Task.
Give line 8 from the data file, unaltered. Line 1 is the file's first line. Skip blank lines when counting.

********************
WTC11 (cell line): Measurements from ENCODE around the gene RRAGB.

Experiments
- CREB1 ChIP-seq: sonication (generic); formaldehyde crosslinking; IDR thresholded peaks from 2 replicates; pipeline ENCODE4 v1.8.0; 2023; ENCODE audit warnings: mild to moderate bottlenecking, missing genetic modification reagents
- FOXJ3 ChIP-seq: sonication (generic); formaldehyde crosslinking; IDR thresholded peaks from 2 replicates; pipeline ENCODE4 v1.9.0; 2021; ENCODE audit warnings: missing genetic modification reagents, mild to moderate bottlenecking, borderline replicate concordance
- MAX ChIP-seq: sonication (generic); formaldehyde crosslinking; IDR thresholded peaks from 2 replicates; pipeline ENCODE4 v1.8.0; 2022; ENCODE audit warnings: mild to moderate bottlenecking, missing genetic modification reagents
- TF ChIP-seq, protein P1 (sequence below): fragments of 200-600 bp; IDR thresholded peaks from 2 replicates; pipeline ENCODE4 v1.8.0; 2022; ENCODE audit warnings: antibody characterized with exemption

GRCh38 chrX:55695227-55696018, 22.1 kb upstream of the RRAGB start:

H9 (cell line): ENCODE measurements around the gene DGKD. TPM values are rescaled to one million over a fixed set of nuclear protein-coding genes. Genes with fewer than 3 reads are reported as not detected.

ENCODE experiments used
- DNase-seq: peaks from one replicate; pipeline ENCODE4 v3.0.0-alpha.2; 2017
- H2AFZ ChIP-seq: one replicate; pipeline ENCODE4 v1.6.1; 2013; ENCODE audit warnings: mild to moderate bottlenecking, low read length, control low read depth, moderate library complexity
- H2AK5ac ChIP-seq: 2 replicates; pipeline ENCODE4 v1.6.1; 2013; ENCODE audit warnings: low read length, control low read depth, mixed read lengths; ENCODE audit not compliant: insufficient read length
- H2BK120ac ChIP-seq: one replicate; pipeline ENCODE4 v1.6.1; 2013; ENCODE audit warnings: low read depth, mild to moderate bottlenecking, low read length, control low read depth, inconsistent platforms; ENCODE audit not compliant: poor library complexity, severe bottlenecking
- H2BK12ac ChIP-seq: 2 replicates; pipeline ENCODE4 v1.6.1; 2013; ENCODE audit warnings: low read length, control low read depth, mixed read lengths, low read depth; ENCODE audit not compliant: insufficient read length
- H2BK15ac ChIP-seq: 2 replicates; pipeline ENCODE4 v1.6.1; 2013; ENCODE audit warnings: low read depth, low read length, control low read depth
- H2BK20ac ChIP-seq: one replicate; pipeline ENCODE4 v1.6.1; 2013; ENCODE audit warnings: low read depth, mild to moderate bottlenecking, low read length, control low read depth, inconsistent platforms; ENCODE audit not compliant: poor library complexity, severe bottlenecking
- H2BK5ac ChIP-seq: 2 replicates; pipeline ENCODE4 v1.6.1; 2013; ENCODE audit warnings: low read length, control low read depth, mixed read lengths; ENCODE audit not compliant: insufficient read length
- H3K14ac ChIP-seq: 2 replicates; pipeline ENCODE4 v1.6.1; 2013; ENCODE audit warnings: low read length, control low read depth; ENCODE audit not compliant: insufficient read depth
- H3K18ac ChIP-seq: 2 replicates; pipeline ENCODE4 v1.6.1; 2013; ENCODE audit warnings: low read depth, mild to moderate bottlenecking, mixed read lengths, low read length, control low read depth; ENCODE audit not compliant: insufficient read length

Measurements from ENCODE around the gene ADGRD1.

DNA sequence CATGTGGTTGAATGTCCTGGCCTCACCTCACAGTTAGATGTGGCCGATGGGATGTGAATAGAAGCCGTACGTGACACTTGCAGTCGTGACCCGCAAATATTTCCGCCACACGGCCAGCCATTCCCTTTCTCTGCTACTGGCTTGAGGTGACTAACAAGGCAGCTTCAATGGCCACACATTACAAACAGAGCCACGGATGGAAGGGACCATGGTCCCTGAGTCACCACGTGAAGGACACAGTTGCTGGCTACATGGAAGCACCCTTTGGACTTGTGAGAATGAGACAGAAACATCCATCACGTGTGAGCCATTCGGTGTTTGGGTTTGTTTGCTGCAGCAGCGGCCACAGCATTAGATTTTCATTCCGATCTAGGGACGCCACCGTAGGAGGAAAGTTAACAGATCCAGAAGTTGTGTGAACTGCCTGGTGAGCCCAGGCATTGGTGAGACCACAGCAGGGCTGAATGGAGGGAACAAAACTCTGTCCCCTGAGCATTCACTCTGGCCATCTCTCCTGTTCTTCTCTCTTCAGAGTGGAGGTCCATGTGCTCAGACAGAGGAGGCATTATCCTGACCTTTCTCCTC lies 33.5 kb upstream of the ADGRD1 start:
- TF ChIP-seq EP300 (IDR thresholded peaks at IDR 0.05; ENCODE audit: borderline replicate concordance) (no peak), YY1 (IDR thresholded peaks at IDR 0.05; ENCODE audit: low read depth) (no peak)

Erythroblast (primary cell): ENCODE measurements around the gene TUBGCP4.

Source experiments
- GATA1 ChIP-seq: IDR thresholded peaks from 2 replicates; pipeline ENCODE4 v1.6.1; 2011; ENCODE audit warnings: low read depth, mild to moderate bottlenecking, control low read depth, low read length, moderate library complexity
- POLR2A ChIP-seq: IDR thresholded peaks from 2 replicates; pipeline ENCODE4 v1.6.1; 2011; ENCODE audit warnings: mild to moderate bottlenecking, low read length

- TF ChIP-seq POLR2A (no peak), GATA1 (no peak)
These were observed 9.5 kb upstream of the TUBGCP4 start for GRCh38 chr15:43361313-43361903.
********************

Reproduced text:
H9 (cell line): ENCODE measurements around the gene DGKD. TPM values are rescaled to one million over a fixed set of nuclear protein-coding genes. Genes with fewer than 3 reads are reported as not detected.